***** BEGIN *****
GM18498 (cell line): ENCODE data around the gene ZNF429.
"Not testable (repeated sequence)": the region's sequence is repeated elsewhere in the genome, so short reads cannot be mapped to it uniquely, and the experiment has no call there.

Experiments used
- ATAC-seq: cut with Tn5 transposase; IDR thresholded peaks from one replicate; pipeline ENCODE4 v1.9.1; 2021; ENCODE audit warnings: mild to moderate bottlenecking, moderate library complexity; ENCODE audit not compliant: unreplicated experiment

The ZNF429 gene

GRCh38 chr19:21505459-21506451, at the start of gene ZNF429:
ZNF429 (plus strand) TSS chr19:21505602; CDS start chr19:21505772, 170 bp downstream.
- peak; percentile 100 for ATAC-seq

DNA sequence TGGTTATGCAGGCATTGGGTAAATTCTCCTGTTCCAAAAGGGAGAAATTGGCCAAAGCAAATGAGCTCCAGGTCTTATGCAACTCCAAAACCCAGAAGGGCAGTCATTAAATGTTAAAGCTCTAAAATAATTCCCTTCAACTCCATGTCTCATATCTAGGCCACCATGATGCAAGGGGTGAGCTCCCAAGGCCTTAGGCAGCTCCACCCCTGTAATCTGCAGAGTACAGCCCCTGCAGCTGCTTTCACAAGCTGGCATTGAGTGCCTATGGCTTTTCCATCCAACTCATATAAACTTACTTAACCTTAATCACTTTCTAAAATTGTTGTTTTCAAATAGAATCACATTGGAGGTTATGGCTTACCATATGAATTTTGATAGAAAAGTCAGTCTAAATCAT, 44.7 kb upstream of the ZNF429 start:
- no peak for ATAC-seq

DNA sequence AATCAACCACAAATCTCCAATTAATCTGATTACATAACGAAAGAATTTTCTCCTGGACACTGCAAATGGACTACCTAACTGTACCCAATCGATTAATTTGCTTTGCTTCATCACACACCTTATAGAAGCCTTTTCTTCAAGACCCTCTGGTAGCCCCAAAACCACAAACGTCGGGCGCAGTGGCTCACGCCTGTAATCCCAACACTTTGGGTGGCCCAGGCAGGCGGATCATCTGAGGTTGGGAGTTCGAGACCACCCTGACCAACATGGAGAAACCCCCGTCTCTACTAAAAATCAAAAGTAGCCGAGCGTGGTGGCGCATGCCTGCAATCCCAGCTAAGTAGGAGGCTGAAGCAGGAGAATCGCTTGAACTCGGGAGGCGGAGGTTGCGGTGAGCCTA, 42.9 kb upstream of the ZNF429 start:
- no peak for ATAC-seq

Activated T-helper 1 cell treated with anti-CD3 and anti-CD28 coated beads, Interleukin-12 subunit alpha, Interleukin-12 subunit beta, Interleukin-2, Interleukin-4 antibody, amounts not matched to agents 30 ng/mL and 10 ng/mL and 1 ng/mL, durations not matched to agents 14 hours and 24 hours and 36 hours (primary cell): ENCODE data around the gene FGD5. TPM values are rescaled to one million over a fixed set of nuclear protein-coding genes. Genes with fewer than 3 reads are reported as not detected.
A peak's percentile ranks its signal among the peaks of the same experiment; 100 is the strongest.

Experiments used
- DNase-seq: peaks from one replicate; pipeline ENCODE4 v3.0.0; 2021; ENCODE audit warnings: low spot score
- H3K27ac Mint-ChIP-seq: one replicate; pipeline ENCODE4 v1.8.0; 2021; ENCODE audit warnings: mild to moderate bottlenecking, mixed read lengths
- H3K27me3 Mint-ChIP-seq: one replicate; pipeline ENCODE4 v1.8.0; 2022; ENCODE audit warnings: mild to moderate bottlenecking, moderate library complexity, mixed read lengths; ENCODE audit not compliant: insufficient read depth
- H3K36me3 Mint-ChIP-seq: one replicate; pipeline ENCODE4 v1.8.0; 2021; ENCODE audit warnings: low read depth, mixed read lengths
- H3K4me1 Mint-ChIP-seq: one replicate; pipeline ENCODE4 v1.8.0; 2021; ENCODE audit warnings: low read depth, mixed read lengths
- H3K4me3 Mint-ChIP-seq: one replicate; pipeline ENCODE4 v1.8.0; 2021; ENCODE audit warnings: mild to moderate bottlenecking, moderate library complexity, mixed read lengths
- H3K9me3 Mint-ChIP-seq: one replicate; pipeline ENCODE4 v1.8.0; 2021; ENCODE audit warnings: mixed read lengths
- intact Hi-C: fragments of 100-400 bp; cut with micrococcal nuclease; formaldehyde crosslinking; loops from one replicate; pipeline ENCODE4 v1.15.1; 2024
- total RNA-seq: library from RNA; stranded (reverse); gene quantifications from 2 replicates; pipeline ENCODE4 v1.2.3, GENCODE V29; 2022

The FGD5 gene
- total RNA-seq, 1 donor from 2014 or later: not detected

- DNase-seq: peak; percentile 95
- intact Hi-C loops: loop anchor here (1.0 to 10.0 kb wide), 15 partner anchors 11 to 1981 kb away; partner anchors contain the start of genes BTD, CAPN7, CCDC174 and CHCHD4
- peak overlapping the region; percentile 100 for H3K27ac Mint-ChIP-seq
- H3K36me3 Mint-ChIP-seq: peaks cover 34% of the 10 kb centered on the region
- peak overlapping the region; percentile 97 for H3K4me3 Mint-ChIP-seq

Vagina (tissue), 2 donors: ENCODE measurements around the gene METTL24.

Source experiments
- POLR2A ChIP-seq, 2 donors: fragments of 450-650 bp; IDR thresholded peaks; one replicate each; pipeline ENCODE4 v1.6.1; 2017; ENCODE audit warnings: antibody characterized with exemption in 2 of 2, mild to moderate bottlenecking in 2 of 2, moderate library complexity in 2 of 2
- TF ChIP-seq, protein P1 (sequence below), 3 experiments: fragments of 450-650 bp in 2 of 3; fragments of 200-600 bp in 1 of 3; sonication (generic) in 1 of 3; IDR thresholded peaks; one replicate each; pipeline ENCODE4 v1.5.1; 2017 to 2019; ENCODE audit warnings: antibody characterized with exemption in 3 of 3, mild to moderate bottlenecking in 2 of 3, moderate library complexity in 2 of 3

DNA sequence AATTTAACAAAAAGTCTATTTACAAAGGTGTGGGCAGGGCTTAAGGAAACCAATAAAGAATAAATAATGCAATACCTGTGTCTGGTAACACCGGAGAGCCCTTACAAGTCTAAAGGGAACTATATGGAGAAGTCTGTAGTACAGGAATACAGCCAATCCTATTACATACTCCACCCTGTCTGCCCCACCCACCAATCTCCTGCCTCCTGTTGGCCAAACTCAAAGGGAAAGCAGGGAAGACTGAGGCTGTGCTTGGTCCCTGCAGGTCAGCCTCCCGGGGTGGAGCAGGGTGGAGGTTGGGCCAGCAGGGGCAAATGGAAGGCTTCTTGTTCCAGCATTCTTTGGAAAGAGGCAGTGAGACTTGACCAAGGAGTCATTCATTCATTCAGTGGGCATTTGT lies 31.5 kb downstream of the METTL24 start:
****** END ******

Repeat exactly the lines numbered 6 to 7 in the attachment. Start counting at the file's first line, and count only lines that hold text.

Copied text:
GRCh38 chr19:21505459-21506451, at the start of gene ZNF429:
ZNF429 (plus strand) TSS chr19:21505602; CDS start chr19:21505772, 170 bp downstream.